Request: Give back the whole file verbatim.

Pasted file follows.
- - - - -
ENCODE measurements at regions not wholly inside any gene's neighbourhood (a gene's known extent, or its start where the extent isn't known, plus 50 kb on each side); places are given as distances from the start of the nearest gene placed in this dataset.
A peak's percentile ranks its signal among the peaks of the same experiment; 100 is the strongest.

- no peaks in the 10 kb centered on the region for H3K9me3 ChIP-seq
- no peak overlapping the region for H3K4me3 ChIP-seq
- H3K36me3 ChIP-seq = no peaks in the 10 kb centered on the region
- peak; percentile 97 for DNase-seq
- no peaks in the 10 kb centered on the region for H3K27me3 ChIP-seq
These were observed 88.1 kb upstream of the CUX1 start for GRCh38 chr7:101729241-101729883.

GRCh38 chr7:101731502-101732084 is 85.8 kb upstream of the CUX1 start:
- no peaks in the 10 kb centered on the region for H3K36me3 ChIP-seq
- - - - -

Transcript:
ENCODE measurements at regions not wholly inside any gene's neighbourhood (a gene's known extent, or its start where the extent isn't known, plus 50 kb on each side); places are given as distances from the start of the nearest gene placed in this dataset.
A peak's percentile ranks its signal among the peaks of the same experiment; 100 is the strongest.

- no peaks in the 10 kb centered on the region for H3K9me3 ChIP-seq
- no peak overlapping the region for H3K4me3 ChIP-seq
- H3K36me3 ChIP-seq = no peaks in the 10 kb centered on the region
- peak; percentile 97 for DNase-seq
- no peaks in the 10 kb centered on the region for H3K27me3 ChIP-seq
These were observed 88.1 kb upstream of the CUX1 start for GRCh38 chr7:101729241-101729883.

GRCh38 chr7:101731502-101732084 is 85.8 kb upstream of the CUX1 start:
- no peaks in the 10 kb centered on the region for H3K36me3 ChIP-seq